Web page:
“Multiple years of data, however, do not help problems caused when a model systematically undervalues teachers who work in specific contexts or with specific types of students, since that systematic undervaluation would be present in every year of data.”
These are the very types of systemic undervaluing that the ASA warns against. If the State Board of Education created a new rule that stated teachers in a turnaround school would have to be transferred if they wore red on Wednesdays, they would be rightfully condemned; nobody in their right mind would argue that the color of one’s shirt is related to their effectiveness as a teacher. Public pressure would likely force the board to reevaluate and ultimately rescind the rule. The same thing must happen with regards to VAM; while it has the pretense of accuracy by way of its mathematical equation, it should be clear by now that a teacher’s VAM score is no greater of an indication of their teaching ability than what color clothes they wear.

Faux Accountability for Teachers, No Accountability for Policy Makers

We are not now, and never have been, afraid of teacher accountability. However, we cannot tolerate the current definition of accountability in Florida which insists on placing so much emphasis on things that matter so little such as VAM scores. We cannot tolerate a system that only purports to care about student success while simultaneously wreaking havoc at schools like Griffin Elementary. When over 300,000 students started this school year without a highly qualified certified teacher in Florida, that was not a failure of teacher accountability. That is a failure of Tallahassee bureaucrats to create a system that demonstrates respect for its educators. When students attend schools with more police officers than counselors and nurses, that is not a failure of teacher accountability. That is a failure of Tallahassee bureaucrats to invest in students’ safety and well-being. When students attend schools that do not have functioning air conditioning, much less adequate funds for music, art, science materials, and even basic supplies such as pencils and paper, that is not a failure of teacher accountability. That is a failure of Tallahassee bureaucrats who have spent so much time focusing on data they have lost complete sight of the learning conditions of the students they are supposed to serve. When local control has been eroded to such a degree that five unelected members of the state board of education are able to override what a school principal and district superintendent think is the best placement for a teacher, that is not a failure of teacher accountability. That is a failure of Tallahassee bureaucrats to acknowledge that they do not always know best for each of Florida’s 67 counties. As Florida must rethink its accountability system, it must also rethink the bonuses that have become an integral part of the system. As we documented in Part I of our series, bonuses have not worked. We predicted they would not, as did ETS in 2013 when they wrote,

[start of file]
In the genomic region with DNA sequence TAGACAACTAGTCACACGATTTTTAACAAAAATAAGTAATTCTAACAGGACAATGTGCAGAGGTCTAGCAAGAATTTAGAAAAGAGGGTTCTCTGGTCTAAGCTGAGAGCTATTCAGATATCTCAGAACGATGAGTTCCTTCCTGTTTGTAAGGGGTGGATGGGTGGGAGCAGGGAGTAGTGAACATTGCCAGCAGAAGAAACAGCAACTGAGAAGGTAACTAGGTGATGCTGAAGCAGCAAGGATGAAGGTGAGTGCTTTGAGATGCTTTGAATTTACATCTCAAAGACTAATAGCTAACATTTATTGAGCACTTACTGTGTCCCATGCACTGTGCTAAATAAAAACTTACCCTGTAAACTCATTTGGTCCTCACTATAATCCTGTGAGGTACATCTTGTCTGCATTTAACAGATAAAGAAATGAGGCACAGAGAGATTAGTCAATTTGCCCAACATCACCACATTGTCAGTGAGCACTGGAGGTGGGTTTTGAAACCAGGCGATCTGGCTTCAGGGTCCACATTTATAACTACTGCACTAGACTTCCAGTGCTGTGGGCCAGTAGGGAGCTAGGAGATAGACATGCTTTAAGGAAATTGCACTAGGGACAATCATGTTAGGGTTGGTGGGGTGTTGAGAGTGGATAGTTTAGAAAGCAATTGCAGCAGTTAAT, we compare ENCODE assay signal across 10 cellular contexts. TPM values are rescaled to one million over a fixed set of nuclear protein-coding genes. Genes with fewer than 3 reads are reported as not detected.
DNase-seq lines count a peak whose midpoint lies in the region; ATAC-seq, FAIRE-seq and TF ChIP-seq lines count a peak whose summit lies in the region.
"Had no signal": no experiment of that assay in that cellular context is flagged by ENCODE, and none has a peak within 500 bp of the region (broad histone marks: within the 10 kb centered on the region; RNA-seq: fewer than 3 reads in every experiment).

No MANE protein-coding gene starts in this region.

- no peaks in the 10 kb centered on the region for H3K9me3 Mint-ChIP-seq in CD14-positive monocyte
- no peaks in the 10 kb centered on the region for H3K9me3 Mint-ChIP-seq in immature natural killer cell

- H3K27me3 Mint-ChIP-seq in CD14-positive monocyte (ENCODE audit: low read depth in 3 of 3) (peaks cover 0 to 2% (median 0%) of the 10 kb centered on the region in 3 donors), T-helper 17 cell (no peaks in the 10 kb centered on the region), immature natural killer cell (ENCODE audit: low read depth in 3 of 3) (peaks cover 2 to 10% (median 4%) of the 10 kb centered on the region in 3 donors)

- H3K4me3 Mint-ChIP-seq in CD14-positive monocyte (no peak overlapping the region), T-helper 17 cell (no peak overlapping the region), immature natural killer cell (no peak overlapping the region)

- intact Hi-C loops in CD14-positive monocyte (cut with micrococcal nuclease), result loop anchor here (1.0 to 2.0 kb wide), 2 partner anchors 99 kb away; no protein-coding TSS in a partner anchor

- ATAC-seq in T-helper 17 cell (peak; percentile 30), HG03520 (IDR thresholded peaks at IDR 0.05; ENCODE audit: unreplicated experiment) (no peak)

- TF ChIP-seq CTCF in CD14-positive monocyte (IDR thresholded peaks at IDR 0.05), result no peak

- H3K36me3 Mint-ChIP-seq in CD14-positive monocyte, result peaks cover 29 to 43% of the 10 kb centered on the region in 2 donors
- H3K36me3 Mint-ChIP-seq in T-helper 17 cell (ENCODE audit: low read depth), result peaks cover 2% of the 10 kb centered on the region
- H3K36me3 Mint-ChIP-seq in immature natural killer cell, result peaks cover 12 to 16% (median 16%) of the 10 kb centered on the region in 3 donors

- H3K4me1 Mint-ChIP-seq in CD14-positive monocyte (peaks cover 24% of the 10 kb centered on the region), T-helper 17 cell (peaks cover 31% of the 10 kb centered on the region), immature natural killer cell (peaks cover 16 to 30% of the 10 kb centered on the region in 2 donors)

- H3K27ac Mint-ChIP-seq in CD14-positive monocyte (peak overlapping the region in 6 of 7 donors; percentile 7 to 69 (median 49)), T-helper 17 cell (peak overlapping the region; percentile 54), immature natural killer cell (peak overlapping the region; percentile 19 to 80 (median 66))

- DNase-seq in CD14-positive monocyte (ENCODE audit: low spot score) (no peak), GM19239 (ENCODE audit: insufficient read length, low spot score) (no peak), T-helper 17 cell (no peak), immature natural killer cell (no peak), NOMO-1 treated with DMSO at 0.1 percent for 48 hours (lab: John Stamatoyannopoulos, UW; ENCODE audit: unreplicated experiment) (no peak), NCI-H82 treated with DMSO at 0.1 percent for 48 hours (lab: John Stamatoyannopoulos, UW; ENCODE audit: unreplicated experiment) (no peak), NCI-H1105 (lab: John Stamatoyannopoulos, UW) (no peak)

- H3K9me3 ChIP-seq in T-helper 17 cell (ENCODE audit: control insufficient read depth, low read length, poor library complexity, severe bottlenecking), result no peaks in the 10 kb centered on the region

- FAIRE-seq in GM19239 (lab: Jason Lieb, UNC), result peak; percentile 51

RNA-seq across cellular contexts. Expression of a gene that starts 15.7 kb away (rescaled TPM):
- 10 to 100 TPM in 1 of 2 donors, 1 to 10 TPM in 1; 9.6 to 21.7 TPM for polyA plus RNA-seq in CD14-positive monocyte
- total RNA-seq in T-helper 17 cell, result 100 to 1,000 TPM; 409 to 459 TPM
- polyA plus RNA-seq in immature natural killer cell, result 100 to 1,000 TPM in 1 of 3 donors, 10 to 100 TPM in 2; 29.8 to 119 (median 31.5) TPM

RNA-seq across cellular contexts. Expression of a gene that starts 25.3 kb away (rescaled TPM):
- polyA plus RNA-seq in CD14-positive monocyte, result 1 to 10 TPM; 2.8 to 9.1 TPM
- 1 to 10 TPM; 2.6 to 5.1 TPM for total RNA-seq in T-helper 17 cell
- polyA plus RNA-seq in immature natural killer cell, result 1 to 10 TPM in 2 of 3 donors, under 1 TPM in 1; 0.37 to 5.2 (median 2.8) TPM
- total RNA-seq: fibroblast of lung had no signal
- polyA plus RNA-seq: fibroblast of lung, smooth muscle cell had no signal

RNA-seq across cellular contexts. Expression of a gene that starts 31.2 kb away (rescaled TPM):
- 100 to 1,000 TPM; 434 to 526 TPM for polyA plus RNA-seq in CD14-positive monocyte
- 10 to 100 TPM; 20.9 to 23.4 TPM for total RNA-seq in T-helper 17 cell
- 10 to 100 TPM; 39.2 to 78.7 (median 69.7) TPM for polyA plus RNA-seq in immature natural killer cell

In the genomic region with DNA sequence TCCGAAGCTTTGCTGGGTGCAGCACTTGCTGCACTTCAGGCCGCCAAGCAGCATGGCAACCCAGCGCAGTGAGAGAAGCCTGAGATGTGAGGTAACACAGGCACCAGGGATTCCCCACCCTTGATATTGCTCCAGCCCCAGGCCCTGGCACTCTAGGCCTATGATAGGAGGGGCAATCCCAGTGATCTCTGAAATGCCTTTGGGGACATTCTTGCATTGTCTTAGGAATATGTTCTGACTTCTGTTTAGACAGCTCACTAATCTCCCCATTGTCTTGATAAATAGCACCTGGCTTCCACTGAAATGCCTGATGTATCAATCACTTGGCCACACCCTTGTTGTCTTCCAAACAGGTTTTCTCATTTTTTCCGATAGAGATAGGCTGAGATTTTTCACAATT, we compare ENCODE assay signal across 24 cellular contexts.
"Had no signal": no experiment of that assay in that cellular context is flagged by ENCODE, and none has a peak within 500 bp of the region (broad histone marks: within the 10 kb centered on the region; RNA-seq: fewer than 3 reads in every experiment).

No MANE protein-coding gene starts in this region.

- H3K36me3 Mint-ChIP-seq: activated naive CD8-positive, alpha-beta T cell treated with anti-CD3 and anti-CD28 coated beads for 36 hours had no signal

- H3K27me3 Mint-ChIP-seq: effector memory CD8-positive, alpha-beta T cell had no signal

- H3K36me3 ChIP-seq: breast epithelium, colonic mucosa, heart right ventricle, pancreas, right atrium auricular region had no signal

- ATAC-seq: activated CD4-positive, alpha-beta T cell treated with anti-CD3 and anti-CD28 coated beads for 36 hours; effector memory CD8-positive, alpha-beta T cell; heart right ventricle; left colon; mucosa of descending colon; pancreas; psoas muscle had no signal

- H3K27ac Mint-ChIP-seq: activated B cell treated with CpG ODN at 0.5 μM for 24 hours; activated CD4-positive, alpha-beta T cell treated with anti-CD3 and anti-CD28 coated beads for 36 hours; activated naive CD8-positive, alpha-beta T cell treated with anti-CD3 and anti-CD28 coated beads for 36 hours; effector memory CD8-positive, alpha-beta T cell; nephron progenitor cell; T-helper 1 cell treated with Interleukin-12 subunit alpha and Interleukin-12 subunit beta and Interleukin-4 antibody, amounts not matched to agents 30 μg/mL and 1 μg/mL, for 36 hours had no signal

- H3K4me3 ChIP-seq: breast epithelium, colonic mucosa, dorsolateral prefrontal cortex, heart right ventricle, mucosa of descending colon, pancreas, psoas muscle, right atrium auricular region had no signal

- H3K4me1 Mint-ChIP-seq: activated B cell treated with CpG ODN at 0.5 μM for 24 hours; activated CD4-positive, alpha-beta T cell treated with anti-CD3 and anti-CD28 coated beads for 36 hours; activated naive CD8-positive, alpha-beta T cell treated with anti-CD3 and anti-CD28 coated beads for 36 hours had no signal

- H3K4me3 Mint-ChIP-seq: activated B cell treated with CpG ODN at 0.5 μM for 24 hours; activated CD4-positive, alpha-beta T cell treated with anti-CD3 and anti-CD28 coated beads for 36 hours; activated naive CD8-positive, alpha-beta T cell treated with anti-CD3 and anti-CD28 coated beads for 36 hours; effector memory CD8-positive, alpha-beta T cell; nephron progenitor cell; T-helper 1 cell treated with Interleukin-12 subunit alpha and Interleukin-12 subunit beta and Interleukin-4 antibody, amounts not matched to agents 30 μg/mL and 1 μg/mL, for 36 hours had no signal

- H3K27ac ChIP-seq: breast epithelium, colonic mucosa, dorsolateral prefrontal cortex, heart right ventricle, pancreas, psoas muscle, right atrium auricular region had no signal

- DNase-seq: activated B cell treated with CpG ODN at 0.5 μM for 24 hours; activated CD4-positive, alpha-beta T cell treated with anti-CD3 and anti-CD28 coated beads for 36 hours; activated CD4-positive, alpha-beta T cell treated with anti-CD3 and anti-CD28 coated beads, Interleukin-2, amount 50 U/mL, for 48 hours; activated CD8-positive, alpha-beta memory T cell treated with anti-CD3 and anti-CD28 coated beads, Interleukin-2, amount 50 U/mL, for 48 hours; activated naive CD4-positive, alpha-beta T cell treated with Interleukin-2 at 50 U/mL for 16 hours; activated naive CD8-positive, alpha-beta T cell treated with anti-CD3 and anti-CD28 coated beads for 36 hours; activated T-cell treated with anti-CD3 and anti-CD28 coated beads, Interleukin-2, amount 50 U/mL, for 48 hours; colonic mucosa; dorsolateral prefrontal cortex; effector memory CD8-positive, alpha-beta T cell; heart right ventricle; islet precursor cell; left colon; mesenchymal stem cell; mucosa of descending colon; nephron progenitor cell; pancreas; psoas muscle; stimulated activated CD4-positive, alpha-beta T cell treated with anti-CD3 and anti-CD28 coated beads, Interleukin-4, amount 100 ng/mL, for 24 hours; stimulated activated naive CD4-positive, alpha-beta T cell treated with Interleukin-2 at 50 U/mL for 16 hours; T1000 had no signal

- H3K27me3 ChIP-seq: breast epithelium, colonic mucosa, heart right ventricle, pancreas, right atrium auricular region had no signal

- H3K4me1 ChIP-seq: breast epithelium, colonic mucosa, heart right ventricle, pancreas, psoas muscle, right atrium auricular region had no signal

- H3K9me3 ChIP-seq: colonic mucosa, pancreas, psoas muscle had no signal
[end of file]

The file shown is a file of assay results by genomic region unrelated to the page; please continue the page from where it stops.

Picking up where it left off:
In the most successful schools, teachers work together effectively. If teachers are placed in competition with one another for bonuses or even future employment, their collaborative arrangements for the benefit of individual students as well as the supportive peer and mentoring relationships that help beginning teachers learn to teach better may suffer. (p 24)
Continuing to pit teachers against one another by offering bonuses for the performance of their students as measured by VAM scores is educational malpractice.  There is no evidence to show these bonus schemes have helped student achievement. As Commissioner Richard Corcoran touts the upcoming legislative session will see “landmark” teacher compensation, it should be a given that any compensation tied to VAM will only be a landmark failure.

Re-Centering the Focus on Student Success

“Of course we should hold teachers accountable, but this does not mean we have to pretend that mathematical models can do something they cannot…In any event, we ought to expect more from our teachers than what value-added attempts to measure.” -John Ewing, Mathematical Intimidation: Driven by the Data Ewing’s words are very much in line with the views of professional educators all across Florida and of the Florida Education Association. Both of the national teachers’ unions, the American Federation of Teachers and the National Education Association have laid out in very specific detail what that should look like. The Florida Education Association is proud to be affiliated with both unions, and we support their frameworks for teacher evaluations which are centered on improving student learning. Some of the hallmarks of both the above proposals include the following elements which must be a part of any accountability system that is focused on student success:
  • Multiple measures
  • Evaluator training
  • Timely feedback
  • Professional development
  • Local control
It is time to end the chaos that VAM scores annually bring to students and schools across the state of Florida, and it is time to develop a new accountability system that values the growth and contribution of students and teachers as human beings and not merely what can be gleaned from students and teachers as datapoints.